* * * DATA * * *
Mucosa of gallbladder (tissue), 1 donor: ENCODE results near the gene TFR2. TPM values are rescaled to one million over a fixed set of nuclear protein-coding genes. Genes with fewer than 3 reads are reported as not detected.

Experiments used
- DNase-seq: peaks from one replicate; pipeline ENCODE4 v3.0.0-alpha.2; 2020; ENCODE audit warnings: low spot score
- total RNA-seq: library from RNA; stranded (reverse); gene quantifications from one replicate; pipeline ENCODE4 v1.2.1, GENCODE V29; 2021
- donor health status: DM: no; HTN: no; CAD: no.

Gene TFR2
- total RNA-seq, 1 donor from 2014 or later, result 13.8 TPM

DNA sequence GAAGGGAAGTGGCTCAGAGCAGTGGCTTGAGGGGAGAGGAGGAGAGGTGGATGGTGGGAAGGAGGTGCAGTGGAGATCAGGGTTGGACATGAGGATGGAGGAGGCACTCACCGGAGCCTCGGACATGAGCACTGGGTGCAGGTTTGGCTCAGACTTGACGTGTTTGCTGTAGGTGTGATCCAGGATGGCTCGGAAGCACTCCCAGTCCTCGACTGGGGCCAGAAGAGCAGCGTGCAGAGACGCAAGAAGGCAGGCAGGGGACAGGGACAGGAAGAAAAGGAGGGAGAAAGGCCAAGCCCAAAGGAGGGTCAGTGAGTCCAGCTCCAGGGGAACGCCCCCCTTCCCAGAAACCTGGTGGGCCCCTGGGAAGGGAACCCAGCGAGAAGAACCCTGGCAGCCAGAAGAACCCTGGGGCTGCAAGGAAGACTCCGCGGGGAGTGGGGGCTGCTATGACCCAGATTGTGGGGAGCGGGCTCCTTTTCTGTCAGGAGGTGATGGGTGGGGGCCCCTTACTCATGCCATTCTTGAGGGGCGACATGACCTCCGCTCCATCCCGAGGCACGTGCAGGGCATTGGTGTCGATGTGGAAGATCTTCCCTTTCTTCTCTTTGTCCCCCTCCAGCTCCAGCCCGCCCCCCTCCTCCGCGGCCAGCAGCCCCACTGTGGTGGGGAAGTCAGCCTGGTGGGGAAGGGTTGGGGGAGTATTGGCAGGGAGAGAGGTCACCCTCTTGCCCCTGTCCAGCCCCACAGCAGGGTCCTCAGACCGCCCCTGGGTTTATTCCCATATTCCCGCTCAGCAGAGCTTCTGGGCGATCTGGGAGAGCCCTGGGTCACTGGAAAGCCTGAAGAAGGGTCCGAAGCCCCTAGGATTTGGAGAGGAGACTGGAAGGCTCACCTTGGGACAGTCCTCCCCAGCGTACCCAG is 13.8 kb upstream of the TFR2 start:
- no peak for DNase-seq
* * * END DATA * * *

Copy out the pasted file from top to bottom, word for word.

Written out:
Mucosa of gallbladder (tissue), 1 donor: ENCODE results near the gene TFR2. TPM values are rescaled to one million over a fixed set of nuclear protein-coding genes. Genes with fewer than 3 reads are reported as not detected.

Experiments used
- DNase-seq: peaks from one replicate; pipeline ENCODE4 v3.0.0-alpha.2; 2020; ENCODE audit warnings: low spot score
- total RNA-seq: library from RNA; stranded (reverse); gene quantifications from one replicate; pipeline ENCODE4 v1.2.1, GENCODE V29; 2021
- donor health status: DM: no; HTN: no; CAD: no.

Gene TFR2
- total RNA-seq, 1 donor from 2014 or later, result 13.8 TPM

DNA sequence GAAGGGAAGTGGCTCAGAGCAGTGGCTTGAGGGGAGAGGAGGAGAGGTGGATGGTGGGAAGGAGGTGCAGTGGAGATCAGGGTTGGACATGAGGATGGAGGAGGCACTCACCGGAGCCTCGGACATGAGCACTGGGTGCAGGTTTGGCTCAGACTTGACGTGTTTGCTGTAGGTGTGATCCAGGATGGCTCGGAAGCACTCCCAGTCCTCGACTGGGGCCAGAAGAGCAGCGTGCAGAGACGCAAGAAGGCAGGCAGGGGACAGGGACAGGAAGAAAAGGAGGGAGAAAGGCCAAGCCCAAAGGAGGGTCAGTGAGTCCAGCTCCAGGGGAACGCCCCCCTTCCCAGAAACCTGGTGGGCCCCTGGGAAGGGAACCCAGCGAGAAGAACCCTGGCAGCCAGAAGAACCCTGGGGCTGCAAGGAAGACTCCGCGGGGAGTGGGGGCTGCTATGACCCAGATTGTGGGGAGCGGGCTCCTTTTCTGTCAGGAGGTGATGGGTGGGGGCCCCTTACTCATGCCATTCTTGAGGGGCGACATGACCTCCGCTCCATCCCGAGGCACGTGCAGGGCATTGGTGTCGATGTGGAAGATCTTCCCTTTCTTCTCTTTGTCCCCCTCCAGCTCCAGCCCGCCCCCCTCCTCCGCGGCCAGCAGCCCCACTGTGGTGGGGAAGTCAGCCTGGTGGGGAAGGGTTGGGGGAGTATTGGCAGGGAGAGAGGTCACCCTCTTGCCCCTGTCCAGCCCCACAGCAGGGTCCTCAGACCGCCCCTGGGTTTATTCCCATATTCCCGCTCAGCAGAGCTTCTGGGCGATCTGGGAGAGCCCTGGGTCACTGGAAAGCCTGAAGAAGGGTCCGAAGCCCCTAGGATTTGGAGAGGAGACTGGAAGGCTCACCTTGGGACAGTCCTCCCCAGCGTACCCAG is 13.8 kb upstream of the TFR2 start:
- no peak for DNase-seq